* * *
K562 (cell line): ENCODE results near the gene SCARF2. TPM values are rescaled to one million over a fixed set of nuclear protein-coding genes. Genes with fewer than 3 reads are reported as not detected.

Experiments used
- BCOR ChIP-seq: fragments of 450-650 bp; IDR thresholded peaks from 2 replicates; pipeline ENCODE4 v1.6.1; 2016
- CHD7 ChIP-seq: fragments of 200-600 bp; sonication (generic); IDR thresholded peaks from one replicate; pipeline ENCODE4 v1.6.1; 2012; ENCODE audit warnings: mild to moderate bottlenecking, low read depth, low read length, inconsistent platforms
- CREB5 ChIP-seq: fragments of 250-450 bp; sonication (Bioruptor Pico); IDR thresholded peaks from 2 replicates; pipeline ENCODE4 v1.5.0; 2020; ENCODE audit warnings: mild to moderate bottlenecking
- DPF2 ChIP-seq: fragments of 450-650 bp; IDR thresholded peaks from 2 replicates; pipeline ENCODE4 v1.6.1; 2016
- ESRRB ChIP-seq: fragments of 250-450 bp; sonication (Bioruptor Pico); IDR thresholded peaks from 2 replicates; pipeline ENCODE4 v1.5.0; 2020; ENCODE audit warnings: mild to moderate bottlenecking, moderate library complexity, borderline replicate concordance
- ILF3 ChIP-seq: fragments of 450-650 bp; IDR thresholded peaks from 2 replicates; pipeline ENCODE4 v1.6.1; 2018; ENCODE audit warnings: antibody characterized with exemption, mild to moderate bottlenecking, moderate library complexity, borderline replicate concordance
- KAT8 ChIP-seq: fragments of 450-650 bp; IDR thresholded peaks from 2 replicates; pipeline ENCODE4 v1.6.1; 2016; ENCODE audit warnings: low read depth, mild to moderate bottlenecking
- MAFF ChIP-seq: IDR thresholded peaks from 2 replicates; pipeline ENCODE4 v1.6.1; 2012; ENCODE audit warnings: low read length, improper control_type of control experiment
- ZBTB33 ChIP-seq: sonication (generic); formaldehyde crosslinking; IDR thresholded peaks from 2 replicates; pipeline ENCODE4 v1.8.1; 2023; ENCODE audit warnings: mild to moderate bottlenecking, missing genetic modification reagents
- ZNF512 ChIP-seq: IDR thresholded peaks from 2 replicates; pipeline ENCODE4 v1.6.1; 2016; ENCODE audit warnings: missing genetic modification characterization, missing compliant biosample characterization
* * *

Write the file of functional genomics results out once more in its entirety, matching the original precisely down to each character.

K562 (cell line): ENCODE results near the gene SCARF2. TPM values are rescaled to one million over a fixed set of nuclear protein-coding genes. Genes with fewer than 3 reads are reported as not detected.

Experiments used
- BCOR ChIP-seq: fragments of 450-650 bp; IDR thresholded peaks from 2 replicates; pipeline ENCODE4 v1.6.1; 2016
- CHD7 ChIP-seq: fragments of 200-600 bp; sonication (generic); IDR thresholded peaks from one replicate; pipeline ENCODE4 v1.6.1; 2012; ENCODE audit warnings: mild to moderate bottlenecking, low read depth, low read length, inconsistent platforms
- CREB5 ChIP-seq: fragments of 250-450 bp; sonication (Bioruptor Pico); IDR thresholded peaks from 2 replicates; pipeline ENCODE4 v1.5.0; 2020; ENCODE audit warnings: mild to moderate bottlenecking
- DPF2 ChIP-seq: fragments of 450-650 bp; IDR thresholded peaks from 2 replicates; pipeline ENCODE4 v1.6.1; 2016
- ESRRB ChIP-seq: fragments of 250-450 bp; sonication (Bioruptor Pico); IDR thresholded peaks from 2 replicates; pipeline ENCODE4 v1.5.0; 2020; ENCODE audit warnings: mild to moderate bottlenecking, moderate library complexity, borderline replicate concordance
- ILF3 ChIP-seq: fragments of 450-650 bp; IDR thresholded peaks from 2 replicates; pipeline ENCODE4 v1.6.1; 2018; ENCODE audit warnings: antibody characterized with exemption, mild to moderate bottlenecking, moderate library complexity, borderline replicate concordance
- KAT8 ChIP-seq: fragments of 450-650 bp; IDR thresholded peaks from 2 replicates; pipeline ENCODE4 v1.6.1; 2016; ENCODE audit warnings: low read depth, mild to moderate bottlenecking
- MAFF ChIP-seq: IDR thresholded peaks from 2 replicates; pipeline ENCODE4 v1.6.1; 2012; ENCODE audit warnings: low read length, improper control_type of control experiment
- ZBTB33 ChIP-seq: sonication (generic); formaldehyde crosslinking; IDR thresholded peaks from 2 replicates; pipeline ENCODE4 v1.8.1; 2023; ENCODE audit warnings: mild to moderate bottlenecking, missing genetic modification reagents
- ZNF512 ChIP-seq: IDR thresholded peaks from 2 replicates; pipeline ENCODE4 v1.6.1; 2016; ENCODE audit warnings: missing genetic modification characterization, missing compliant biosample characterization